Main Parties Challenged on Business Rates and Employment Costs in Hustings Debate

The hustings debate, organised by ACS and the Federation of Small Businesses, featured Shadow Chancellor John McDonnell (Labour), Chief Secretary to the Treasury David Gauke (Conservative) and Baroness Kramer (Liberal Democrats) being questioned on their plans to support small businesses through economic incentives.

During the debate, the candidates were questioned on their views on the impact of business rates, with Baroness Kramer calling the system something out of the ‘Victorian era’ and Shadow Chancellor John McDonnell criticising the delays that small businesses have faced when applying for relief from local councils. David Gauke reiterated that there was an unprecedented £430m package of reliefs available for businesses, £300m of which was for discretionary relief to be distributed by councils.

All were in agreement that more needed to be done to address the gap between what is paid by online retailers and bricks and mortar stores, with the debate also examining what action can be taken to improve the sustainability of high streets and town centres.

ACS chief executive James Lowman said: “It is clear from the discussions at the event today that business rates remains a top priority issues for local shops and other small businesses. All of the major parties have committed to taking action on rates, and we will continue to campaign to ensure that whoever takes office after the election, the rates system is reformed to be fair to all types of businesses.”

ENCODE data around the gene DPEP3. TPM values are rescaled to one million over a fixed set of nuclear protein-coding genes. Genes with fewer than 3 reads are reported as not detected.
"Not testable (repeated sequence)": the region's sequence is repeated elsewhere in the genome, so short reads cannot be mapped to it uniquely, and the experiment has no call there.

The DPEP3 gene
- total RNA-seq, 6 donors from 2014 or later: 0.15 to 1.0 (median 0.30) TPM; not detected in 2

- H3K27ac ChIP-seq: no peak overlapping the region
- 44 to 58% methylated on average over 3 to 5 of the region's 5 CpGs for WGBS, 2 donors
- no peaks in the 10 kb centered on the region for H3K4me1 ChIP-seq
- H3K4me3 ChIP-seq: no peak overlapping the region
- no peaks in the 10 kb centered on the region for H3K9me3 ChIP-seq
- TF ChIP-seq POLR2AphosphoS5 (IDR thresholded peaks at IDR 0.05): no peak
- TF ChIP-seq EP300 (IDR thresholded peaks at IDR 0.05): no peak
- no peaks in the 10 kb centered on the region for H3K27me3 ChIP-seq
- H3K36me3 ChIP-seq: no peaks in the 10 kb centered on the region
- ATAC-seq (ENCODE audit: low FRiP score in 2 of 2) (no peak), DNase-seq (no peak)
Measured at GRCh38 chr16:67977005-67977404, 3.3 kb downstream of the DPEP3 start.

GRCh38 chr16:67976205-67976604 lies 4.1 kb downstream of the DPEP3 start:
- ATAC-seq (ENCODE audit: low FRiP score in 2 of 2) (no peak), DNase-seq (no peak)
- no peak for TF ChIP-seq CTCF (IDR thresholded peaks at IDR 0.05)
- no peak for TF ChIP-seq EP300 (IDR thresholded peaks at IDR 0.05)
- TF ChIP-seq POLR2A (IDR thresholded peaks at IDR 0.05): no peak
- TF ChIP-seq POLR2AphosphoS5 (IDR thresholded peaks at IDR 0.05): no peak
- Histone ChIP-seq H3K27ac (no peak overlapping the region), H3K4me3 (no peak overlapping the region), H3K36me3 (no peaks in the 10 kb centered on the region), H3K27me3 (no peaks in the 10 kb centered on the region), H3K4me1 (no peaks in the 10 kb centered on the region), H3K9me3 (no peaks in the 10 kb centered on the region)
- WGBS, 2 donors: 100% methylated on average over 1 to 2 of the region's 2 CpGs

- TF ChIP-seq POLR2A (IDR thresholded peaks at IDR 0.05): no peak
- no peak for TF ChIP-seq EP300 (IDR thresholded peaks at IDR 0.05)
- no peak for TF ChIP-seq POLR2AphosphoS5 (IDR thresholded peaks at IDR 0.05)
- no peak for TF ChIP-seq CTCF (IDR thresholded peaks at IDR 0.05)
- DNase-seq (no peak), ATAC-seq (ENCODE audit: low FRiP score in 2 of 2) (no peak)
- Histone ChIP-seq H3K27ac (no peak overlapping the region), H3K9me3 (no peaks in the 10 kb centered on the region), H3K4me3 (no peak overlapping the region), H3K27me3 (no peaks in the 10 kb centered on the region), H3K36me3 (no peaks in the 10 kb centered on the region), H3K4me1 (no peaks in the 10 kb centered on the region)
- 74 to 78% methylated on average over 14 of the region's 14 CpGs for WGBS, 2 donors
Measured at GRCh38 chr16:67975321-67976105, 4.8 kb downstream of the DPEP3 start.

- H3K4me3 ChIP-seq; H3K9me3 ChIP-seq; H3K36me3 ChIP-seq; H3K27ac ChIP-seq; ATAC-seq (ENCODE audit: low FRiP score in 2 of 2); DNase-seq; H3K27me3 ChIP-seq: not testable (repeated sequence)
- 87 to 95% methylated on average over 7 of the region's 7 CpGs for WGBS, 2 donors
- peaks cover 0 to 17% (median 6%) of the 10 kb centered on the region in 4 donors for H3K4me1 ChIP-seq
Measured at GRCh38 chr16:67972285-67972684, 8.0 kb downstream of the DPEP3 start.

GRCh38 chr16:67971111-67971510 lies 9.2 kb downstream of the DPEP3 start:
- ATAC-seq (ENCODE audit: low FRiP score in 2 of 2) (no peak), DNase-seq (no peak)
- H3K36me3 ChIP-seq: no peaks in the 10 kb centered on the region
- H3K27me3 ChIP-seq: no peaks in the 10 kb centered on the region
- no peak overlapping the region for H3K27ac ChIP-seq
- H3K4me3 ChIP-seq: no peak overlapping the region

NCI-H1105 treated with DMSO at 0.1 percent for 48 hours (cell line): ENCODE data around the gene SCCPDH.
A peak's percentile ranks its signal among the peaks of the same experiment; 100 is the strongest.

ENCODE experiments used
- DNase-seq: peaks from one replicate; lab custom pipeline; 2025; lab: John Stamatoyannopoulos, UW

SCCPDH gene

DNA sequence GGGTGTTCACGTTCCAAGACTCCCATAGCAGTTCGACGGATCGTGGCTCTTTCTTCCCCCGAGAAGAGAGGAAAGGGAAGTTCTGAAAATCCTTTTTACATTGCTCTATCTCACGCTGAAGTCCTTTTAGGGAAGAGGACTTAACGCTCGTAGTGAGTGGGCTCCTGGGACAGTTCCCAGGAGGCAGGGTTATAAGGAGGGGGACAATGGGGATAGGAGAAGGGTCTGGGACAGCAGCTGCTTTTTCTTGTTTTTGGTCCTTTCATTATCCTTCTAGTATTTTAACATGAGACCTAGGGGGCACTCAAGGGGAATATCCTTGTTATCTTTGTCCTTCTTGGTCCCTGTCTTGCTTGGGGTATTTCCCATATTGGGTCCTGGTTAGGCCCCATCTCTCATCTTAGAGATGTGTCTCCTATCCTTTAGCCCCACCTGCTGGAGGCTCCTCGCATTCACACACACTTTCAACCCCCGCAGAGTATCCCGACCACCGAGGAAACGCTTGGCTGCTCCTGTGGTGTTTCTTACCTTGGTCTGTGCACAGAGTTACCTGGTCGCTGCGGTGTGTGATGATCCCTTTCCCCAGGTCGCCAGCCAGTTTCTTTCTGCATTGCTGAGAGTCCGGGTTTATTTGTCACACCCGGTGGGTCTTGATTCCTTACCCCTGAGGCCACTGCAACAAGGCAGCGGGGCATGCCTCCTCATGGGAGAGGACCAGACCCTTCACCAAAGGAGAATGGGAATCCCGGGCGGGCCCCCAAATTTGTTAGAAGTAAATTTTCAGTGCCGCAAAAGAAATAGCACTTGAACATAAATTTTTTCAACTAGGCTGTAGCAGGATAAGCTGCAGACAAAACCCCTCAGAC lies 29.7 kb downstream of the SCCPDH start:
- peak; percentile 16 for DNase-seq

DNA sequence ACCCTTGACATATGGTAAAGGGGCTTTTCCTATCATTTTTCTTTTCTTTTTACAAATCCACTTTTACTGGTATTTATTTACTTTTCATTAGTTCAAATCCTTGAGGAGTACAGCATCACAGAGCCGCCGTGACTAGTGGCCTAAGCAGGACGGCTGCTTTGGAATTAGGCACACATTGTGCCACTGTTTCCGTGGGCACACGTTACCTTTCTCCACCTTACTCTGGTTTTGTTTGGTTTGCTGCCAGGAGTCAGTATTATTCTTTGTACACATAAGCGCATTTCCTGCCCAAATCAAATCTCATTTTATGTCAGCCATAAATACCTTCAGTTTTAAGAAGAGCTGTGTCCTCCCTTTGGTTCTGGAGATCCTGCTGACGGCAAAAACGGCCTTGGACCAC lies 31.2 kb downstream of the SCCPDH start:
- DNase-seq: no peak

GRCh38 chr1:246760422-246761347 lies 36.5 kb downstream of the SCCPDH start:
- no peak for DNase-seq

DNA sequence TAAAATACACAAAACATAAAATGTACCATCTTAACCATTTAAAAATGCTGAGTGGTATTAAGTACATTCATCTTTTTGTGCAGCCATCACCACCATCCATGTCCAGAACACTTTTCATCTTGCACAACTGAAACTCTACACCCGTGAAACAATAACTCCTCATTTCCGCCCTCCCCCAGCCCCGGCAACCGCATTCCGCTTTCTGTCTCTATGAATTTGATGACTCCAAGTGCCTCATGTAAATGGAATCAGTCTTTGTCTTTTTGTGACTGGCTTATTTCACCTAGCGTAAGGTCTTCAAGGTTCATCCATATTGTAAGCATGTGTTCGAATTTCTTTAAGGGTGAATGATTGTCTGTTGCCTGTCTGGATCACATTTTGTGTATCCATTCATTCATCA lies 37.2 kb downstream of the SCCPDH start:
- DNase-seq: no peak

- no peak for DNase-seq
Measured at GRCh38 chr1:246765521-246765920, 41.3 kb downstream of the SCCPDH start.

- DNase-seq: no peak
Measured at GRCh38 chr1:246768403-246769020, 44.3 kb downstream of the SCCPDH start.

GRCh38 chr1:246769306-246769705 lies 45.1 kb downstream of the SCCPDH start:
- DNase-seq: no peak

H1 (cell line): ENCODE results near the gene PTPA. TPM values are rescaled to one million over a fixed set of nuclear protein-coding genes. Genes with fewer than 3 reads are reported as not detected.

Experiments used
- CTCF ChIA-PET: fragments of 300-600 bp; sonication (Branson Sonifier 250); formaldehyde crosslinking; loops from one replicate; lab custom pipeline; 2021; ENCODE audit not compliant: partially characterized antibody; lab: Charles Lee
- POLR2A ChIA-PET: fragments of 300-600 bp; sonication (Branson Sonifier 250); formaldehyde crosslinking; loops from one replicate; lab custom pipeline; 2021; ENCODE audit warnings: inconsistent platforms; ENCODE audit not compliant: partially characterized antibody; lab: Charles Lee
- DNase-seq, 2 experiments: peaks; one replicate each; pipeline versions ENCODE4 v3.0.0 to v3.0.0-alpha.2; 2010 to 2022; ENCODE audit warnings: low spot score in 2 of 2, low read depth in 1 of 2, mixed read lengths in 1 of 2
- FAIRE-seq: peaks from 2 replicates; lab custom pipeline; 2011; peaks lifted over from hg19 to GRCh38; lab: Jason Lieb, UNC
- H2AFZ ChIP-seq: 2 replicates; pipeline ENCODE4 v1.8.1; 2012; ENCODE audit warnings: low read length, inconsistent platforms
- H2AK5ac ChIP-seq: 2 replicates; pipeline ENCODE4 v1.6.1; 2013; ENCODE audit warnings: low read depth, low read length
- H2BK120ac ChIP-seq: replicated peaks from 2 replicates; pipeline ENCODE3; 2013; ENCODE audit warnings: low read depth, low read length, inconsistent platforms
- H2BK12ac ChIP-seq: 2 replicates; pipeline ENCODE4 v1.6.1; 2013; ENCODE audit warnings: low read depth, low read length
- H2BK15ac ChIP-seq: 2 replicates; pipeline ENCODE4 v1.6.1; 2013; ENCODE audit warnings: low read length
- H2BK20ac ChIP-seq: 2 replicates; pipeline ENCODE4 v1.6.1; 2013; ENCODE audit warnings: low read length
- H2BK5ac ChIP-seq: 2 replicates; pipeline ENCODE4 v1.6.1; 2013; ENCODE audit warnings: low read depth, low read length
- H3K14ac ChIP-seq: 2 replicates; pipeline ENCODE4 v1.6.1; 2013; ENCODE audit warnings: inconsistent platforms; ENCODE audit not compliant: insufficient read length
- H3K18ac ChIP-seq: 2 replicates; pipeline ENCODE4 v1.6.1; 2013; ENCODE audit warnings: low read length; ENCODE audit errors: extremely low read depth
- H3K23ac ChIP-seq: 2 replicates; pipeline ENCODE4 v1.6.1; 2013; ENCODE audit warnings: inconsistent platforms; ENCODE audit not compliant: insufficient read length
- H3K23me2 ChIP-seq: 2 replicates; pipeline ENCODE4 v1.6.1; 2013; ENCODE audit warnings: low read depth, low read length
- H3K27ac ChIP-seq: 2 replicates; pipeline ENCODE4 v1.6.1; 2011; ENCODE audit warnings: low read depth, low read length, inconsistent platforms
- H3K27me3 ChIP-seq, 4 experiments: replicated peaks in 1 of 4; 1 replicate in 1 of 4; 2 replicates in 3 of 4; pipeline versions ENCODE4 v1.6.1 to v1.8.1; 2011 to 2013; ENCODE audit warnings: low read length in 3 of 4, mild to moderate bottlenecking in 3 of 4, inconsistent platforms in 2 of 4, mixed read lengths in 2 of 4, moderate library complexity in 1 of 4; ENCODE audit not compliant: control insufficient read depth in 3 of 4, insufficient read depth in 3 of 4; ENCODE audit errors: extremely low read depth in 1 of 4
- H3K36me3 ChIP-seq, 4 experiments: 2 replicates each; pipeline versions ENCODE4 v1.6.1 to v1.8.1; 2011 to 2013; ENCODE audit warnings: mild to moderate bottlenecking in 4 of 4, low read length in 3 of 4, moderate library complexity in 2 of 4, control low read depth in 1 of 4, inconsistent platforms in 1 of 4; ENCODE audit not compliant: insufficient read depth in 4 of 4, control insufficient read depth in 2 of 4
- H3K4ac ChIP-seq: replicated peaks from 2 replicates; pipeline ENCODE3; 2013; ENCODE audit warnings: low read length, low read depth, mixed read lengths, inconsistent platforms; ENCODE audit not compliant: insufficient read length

The debate also focused on the impact of rising employment costs. Mr Gauke affirmed the Conservative Party’s commitment to raise the National Living Wage to 60% of median earnings by 2020, while Mr McDonnell spoke of the Labour Party’s ambition to introduce a £10 Living Wage for all workers by 2020 in addition to committing to setting up a Living Wage Board which would include business representatives such as ACS and the FSB. Baroness Kramer did not commit to a figure on wage rates, but stated that they must be balanced with employment benefits to ensure that people have enough to live, and that public sector pay freezes must be scrapped.

Mr Lowman continued: “We do not believe that the rates of the National Minimum Wage and National Living Wage should be up for grabs as point scoring tools during the election. 74% of convenience store businesses have already had to reduce the number of staff hours in their business, which is why rates should be set independently by the Low Pay Commission based on a detailed assessment of the impact on both workers and businesses.”

ACS has produced a guide to the major party manifestos in England and Wales, detailing the key pledges made on issues like employment, high streets and business rates.

This entry was posted by Chloe on Fri, 02/06/2017 - 11:48